Few do know how many Moroccans really respect this singer and his music. He’s the best aita musician in the popular style called ‘El-Za’ari’, or Aita Za’ariyah which started from the town called A-Rummani in Morocco.
The name Za’ari (زعري) came from an old tribe Aza’aeir; a Hilali creed who travelled to Morocco about 400 years ago. The style itself was first sung only by Cheikhat, or female master singers (e.g. Chiekha Haddah Ghobal, Chiekha Issfieya Bint Al-Maras, Chiekha Zahra, Chiekha Kharouba’a, Chiekha Al-Ne’ainn’ah), accompanied sometimes by some male Chieoukh (like Chiekh Boukhla and chiekh Bou-Khlach both of whom has frequently played with the latter chiekha as a duo, in addition to Chiekh Al-Moutcho and Mohammed Al-A’awak).
Today, it’s a well-documented style of mawrouth (old traditional Moroccan folkloric music) and gets played especially, around Rabbat in the town that bears the name of that tribe: Za’air/ Sala Zmour Za’air, and of course throughout the Middle-Atlas region along the Atlantic Ocean like in Achhaouia, Abdah, Dakhalla, all the way to Al-Houz.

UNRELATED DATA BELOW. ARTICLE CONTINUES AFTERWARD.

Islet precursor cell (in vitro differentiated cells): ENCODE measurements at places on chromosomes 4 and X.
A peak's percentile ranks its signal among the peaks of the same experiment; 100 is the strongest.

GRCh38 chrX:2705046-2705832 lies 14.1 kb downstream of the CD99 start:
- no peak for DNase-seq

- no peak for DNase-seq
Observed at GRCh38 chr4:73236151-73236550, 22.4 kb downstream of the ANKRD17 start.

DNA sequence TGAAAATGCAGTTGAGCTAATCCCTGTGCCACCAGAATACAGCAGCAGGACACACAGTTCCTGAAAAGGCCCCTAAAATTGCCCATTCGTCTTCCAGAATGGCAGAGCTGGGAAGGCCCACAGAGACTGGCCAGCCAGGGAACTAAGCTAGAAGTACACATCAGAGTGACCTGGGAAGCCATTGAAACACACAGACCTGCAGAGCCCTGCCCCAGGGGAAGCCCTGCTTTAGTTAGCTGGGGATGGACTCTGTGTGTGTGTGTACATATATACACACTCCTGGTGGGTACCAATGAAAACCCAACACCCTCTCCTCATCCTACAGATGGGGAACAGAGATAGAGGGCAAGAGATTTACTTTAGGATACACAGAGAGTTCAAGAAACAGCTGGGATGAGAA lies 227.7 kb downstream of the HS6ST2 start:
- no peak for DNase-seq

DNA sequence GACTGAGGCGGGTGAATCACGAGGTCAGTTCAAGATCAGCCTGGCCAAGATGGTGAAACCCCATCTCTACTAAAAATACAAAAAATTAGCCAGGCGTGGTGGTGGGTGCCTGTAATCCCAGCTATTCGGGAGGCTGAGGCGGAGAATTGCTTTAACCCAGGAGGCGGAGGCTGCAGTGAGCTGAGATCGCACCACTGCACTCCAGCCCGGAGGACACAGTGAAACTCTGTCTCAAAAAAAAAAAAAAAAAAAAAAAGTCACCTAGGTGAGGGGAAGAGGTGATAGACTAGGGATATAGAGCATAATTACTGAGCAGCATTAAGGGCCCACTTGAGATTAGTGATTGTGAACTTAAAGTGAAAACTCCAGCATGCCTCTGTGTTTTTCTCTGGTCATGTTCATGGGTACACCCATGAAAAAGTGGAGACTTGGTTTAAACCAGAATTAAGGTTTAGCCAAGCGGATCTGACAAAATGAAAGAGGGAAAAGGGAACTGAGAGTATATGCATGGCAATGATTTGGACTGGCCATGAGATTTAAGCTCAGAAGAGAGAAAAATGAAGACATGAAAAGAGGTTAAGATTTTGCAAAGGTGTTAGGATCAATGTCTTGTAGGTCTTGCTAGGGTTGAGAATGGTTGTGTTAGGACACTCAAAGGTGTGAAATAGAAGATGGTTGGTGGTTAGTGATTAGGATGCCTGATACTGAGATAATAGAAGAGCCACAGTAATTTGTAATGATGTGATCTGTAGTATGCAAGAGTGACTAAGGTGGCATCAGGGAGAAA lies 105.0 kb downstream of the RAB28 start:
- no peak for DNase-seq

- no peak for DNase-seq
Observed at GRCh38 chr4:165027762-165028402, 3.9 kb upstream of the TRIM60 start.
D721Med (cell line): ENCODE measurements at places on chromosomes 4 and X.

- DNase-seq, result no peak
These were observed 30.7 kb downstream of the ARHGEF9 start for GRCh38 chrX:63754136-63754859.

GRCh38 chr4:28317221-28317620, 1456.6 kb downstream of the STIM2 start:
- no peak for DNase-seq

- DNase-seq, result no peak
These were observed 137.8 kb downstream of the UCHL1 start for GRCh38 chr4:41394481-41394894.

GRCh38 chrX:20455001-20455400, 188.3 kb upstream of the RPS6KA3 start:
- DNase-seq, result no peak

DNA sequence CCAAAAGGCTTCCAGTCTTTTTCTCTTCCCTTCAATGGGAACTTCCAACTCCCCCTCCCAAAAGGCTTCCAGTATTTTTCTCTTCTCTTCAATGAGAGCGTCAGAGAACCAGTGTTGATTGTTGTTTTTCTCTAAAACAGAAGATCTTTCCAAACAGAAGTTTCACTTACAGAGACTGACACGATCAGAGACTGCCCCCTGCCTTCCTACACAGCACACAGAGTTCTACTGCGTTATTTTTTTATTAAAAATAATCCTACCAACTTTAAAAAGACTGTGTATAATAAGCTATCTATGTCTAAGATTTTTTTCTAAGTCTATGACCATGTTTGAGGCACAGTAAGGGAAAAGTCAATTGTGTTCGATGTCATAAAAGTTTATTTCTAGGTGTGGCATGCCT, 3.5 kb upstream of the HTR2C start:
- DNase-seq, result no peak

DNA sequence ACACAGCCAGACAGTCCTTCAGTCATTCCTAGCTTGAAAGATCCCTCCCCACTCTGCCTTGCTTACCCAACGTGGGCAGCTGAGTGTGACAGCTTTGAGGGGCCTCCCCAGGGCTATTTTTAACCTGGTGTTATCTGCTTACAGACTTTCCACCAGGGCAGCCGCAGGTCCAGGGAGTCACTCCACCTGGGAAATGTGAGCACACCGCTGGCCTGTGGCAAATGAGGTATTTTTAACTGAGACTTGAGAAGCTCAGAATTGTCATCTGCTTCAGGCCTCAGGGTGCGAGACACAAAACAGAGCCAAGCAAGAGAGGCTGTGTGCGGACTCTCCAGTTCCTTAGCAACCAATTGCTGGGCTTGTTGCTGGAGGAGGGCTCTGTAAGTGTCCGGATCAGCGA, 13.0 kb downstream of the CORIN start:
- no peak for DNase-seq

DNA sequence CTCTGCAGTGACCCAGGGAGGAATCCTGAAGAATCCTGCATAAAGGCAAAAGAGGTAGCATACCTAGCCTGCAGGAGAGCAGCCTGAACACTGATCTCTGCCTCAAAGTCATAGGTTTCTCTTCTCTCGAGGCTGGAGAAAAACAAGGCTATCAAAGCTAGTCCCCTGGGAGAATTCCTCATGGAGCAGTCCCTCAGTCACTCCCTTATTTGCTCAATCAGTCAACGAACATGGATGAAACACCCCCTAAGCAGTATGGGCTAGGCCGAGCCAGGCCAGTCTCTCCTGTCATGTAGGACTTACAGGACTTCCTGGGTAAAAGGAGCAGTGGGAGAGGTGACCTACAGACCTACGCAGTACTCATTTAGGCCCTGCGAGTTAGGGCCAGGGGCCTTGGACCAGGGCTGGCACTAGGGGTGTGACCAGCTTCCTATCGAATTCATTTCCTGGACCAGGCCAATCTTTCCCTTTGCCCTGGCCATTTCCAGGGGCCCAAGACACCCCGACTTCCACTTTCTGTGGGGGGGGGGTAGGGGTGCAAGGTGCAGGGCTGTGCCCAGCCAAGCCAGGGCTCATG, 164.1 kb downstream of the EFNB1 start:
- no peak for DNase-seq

Aita means in Moroccan-Arabic ‘the Shout’, or ‘Cry’: it’s a singing style that has certain poetry lines (called A’ouit), sung to call upon the tribe’s elders and their honour classified into three styles, mainly: Marsawi, Houzi, Melali, in addition to the Za’ari and the Hasbawi sub-styles and other less known ones like Khouribgi, Wardighi, Jilali, and the Sakkin.
The themes vary so much: from everyday’s life’s going-ons, love poems, beauty, nature, pain, hardships, etc. right into harsh, acerbic vituperation and invective poetic lines.
During the Za’ari singing itself, the chiekhat along with the chieoukh if present, compete in a mathematical music game called Hisab Al-Za’ari where the winning singer is one who finishes the serenading couplets (short rhyme-heavy poetic lines sung in a jalsah or ‘a sitting’) first and in tandem to the orchestra. It’s a very unique singing style that has witnessed a huge recording fame by of way of the l’Friquiaphone label in the 40’s and 50’s.
As for Hussein Khourbiga himself (Arabic: حسين خريبقي/ الحسين الخريبكي – Also spelled as Houcine Khourbgi), little is known about his life save from the fact that he was born in 1950 in Ain Bida in the Khazara Settat province, and died in a car accident. His early singing days started as a member of an aita orchestra playing his viola which was the way the original aita was played by the master chieoukh themselves.